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How to save your fire blight-infected tree

  • Faye Mark
  • If you see brown or blackened leaves, a tan oozing substance or streaks on the branches of certain ornamental or fruit trees or if it looks like your fruit tree has been scorched by fire, your tree may be suffering from a fire blight infection.

    Fruit trees such as pear and quince are extremely susceptible. Apple and crabapple are also frequently damaged. Fire blight on ornamentals is less common, but those that are susceptible include firethorn (also known as pyracantha), hawthorn, spiraea, cotoneaster, toyon, juneberry or serviceberry, loquat and mountain ash.

    The fire blight bacteria overwinters in long, narrow cankers on the tree and will present as wet-looking, brown, irregularly shaped, elongated lesions that develop in the bark and outer sapwood of spurs, branches and the tree trunk.

    Before you grab your saw or pruning shears, carefully study and photograph the clues. There are specific management techniques that you can follow to save your tree, but you must act quickly and prune correctly, because fire blight is a fast-spreading, destructive disease.

    Typically, in the spring, branch and trunk canker symptoms can appear as soon as the tree begins active growth. Open flowers are the most common infection sites, and the flower and flower stems will wilt and turn either black or brown depending on the type of fruit tree.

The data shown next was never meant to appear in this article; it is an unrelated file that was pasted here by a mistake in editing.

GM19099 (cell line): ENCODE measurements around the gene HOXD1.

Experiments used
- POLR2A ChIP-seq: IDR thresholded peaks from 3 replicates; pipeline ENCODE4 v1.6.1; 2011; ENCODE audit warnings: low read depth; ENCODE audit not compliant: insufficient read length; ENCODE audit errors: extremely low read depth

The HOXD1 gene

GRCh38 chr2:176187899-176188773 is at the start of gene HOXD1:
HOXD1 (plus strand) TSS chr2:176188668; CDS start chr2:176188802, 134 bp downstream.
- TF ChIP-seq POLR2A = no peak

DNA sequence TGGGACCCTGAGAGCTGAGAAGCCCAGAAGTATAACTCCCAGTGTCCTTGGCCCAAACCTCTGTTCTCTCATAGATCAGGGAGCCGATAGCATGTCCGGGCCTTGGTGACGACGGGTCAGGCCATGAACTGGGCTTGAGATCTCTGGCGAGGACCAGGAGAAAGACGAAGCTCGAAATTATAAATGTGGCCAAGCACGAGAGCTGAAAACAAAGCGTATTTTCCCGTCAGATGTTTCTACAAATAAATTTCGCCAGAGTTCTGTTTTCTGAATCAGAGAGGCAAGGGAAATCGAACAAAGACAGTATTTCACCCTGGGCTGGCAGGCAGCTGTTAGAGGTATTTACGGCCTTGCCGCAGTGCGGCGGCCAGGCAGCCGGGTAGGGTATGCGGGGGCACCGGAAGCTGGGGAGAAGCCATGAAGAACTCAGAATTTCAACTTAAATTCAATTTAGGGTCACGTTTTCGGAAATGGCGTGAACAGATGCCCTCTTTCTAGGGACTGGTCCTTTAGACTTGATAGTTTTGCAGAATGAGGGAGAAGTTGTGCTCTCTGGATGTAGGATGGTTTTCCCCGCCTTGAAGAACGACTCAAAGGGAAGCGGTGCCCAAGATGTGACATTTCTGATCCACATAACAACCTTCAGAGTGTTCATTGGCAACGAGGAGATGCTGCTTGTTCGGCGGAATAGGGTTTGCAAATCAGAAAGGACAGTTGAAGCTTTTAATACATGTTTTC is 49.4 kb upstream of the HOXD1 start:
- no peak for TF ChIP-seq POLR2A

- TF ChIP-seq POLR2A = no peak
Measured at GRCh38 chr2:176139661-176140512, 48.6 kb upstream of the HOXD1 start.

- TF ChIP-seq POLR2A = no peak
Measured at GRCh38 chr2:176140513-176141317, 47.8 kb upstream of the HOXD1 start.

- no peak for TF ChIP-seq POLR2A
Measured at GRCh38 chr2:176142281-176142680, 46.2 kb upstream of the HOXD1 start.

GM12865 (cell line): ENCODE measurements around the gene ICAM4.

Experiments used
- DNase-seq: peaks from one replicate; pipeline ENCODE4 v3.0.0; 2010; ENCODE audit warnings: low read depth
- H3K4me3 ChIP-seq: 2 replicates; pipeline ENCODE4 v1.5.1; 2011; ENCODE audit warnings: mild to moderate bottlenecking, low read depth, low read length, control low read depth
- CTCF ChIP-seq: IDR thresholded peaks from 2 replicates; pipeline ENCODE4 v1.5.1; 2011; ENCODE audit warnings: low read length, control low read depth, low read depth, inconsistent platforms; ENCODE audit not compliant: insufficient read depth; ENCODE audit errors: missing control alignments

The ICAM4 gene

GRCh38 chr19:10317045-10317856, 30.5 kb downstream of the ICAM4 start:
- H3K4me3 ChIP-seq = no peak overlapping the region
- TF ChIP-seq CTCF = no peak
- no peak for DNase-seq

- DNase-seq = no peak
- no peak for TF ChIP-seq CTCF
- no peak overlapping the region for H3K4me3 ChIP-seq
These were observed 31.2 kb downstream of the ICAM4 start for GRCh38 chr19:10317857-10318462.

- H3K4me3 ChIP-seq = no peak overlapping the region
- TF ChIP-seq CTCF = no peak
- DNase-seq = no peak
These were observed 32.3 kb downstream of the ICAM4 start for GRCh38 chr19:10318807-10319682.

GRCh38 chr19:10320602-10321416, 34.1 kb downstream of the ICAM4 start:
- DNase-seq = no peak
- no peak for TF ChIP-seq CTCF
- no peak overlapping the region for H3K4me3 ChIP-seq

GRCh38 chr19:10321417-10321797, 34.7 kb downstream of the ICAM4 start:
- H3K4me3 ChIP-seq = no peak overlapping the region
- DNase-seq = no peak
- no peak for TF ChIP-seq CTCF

Successful removal of a fire blight infection is done in summer or winter when the bacteria are no longer spreading through the tree. At these times infections have ceased enlarging and canker margins are clearly visible.

    Using the right sharpened tools for the job results in clean cuts and makes the job easier. Use hand pruners to snip twigs and branch tips less than 1/2 inch in diameter. For limbs up to 1½ inch in diameter, use long-handled pruners, which have better leverage. Pruning saws are best for branches more than 1½ inch in diameter.

    When removing infected branches, the location of the cut is critical. The cut should be 8 to 12 inches beyond the visible damage to make sure you have removed all of the diseased tissue.

    A telltale dark ring in the branch will indicate if the cut is not deep enough. To locate the correct cutting site, follow the infected branch to its point of attachment and cut at the next branch juncture down. This will remove the infected branch and the branch to which it is attached.

    If the infection has traveled into a trunk or major limb, the wood often can be saved, but needs careful management by scraping off the bark down to both the outer and inner bark.

    If you remove both the outer and inner layer of bark at the infection site, you will find the tissue closest to the infection site is brown. Further from the site it becomes red or orange streaks, and then red flecking. When scraping, look for long, narrow infections that can extend beyond the margin of the canker or infection site. If any are detected, remove all discolored tissue plus 6 to 8 inches more beyond the infection. This procedure is best done in winter when trees are dormant and bacteria aren’t active in the tree. Don’t apply any dressing to the wound. If the limb has been girdled, scraping won’t work, and the whole limb must be removed.

    The disease spreads on contaminated tools, so it is important to disinfect the tools after each cut. A one- to three-minute soak in a mixture of one part unscented chlorine bleach and four parts water is an effective method of disinfecting tools. Chlorine bleach has a corrosive effect on tools if left on the metal too long. After pruning, wash the tools with soap and water, rinse them thoroughly and pat them dry before putting them away.

    For more information on fire blight, including how to manage infected trees, check out the University of California integrated pest management program at ipm.ucanr.edu/PMG/PESTNOTES/pn7414.html.